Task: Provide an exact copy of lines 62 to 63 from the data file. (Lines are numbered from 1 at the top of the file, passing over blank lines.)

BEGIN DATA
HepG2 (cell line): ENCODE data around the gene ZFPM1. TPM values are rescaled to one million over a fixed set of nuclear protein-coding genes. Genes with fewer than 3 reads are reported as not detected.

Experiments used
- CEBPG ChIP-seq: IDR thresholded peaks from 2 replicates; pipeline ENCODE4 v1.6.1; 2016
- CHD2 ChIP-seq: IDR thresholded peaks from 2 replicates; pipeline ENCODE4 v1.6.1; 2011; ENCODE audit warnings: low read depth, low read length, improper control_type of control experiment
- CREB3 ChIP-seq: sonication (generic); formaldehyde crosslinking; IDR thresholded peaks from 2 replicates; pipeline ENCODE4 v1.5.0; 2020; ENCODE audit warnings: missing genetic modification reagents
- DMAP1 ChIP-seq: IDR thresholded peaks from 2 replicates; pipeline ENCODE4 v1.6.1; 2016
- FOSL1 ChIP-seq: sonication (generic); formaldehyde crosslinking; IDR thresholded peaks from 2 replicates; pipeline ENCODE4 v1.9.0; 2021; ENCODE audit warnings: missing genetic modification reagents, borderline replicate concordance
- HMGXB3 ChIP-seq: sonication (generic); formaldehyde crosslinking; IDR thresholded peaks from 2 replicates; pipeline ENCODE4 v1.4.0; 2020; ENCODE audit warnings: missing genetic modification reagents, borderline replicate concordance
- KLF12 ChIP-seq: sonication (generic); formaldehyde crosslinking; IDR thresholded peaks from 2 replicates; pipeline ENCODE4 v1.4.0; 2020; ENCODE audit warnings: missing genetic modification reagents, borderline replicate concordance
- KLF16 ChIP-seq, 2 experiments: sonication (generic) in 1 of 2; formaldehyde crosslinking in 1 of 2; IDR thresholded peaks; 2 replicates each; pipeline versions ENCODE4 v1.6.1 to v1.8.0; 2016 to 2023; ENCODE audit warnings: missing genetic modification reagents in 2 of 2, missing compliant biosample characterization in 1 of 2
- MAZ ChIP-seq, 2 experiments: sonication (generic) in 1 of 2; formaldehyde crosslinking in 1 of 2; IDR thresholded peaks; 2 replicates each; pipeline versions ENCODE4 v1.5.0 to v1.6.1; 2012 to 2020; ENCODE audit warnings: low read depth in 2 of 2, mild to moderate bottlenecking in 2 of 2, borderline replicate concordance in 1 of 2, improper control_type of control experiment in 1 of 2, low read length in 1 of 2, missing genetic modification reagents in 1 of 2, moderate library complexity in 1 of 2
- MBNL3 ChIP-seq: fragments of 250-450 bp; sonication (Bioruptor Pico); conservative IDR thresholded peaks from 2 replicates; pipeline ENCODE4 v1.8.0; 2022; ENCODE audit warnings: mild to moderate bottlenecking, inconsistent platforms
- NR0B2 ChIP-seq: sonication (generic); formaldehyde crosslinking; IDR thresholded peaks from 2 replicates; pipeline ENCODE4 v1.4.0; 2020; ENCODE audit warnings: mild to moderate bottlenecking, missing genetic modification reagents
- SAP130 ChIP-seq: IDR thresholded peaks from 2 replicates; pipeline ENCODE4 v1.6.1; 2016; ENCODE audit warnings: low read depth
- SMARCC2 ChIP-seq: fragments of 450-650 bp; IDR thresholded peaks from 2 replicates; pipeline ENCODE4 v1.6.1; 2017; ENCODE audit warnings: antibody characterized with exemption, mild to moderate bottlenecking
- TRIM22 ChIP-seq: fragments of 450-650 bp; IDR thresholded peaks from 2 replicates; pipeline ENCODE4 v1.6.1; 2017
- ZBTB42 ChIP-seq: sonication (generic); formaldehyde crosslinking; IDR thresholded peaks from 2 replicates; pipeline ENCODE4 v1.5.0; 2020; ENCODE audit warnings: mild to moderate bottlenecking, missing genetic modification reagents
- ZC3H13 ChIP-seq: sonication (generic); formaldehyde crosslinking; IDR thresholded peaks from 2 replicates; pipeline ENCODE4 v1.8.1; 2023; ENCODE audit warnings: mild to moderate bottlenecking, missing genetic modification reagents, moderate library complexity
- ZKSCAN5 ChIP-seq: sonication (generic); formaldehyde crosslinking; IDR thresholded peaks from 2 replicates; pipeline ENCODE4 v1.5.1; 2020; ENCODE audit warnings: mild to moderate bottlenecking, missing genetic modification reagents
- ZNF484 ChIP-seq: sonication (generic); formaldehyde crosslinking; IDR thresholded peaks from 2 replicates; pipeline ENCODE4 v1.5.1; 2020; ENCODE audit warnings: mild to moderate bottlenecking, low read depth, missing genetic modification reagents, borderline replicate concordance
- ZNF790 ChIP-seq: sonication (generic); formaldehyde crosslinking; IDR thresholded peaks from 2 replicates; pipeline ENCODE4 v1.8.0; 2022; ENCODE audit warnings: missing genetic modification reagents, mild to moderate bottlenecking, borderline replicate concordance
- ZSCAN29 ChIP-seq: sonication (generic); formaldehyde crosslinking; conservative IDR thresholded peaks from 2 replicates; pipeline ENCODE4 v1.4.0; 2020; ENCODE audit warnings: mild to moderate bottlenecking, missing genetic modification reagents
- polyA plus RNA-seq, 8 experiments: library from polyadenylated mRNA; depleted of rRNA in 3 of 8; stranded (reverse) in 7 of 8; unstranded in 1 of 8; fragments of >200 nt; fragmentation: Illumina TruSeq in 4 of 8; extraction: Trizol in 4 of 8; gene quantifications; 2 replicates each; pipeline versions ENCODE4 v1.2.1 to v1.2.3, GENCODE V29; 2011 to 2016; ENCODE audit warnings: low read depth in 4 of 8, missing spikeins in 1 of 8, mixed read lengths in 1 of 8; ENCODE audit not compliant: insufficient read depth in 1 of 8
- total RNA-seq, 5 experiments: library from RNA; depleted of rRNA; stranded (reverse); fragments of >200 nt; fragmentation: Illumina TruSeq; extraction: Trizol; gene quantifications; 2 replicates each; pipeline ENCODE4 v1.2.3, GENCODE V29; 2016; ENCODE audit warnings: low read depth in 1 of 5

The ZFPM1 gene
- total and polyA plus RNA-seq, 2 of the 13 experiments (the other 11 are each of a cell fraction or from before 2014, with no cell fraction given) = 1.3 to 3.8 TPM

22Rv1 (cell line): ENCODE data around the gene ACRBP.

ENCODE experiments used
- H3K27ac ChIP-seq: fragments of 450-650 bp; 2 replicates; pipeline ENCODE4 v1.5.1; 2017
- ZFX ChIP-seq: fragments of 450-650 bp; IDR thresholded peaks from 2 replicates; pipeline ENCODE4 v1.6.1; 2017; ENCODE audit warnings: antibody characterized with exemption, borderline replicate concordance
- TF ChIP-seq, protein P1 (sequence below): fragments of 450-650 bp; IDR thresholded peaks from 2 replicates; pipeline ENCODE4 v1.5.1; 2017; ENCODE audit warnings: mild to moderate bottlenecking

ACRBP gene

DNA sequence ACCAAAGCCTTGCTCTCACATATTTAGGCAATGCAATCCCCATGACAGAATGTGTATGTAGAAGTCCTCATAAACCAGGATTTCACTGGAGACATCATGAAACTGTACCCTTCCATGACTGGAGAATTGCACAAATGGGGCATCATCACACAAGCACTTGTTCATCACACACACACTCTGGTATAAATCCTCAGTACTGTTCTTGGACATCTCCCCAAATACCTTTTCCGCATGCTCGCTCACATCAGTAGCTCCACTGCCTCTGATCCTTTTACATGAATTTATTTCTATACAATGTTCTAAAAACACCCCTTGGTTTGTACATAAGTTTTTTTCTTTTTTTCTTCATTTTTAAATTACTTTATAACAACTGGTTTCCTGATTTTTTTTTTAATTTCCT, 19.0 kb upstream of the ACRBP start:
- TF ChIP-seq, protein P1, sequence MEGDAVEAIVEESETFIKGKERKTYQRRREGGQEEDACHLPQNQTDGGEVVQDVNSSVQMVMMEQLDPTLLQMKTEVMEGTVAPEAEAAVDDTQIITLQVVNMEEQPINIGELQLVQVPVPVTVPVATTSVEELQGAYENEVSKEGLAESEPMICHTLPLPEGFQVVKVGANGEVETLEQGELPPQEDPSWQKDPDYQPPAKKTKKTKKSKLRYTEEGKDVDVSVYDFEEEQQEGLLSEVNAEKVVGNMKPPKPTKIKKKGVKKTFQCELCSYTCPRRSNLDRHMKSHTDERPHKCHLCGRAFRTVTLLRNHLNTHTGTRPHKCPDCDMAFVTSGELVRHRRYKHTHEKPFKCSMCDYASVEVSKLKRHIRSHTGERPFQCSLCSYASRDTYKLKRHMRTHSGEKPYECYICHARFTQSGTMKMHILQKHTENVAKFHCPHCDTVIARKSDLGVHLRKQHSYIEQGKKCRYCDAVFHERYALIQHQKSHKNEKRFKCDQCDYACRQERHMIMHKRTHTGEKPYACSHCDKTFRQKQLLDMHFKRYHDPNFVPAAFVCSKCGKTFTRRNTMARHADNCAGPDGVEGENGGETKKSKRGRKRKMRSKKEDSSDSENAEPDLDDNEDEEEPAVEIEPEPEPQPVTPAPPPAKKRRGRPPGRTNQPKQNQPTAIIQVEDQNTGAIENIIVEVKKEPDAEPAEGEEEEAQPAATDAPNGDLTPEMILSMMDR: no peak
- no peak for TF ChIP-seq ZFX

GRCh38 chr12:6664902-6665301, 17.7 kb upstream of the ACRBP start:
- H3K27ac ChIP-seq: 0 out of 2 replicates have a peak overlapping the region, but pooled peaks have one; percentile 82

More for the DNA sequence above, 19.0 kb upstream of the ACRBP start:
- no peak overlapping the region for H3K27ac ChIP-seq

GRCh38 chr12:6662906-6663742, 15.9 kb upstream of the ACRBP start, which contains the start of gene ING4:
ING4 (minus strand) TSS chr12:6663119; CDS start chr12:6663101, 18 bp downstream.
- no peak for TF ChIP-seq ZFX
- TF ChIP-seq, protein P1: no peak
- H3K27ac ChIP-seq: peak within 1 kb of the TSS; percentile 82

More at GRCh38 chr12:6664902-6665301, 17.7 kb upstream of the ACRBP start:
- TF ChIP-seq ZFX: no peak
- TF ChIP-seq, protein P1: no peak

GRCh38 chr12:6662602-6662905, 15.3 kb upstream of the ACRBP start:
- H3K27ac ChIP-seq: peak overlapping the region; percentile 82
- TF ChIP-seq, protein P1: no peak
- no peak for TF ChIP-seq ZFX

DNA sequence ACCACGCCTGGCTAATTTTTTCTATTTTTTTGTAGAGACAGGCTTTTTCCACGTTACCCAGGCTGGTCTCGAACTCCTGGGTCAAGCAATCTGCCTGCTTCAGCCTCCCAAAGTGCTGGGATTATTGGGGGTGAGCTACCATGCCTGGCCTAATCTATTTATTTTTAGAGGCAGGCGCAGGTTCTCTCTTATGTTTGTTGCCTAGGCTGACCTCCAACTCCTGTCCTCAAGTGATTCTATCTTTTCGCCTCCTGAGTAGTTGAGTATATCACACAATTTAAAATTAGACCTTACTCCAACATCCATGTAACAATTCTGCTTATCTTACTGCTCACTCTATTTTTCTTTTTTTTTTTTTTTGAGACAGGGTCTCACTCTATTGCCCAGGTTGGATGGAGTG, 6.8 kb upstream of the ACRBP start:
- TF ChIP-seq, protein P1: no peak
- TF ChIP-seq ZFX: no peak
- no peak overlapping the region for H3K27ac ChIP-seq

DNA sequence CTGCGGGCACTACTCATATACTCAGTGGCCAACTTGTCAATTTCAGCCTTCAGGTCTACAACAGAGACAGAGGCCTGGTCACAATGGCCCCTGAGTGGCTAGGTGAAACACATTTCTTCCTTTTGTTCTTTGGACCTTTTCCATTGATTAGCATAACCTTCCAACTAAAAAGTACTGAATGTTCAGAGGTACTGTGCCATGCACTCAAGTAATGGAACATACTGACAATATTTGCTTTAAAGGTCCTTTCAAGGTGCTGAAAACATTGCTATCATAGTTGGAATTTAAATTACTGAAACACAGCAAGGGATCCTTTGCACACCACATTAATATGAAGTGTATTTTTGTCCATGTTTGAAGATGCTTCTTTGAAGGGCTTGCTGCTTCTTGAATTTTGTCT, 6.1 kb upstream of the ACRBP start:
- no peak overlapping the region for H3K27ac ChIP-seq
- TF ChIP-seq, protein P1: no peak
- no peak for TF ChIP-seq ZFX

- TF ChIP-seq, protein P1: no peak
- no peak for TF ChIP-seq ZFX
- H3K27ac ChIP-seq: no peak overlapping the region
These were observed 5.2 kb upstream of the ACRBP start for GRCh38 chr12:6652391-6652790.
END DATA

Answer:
- H3K27ac ChIP-seq: no peak overlapping the region
These were observed 5.2 kb upstream of the ACRBP start for GRCh38 chr12:6652391-6652790.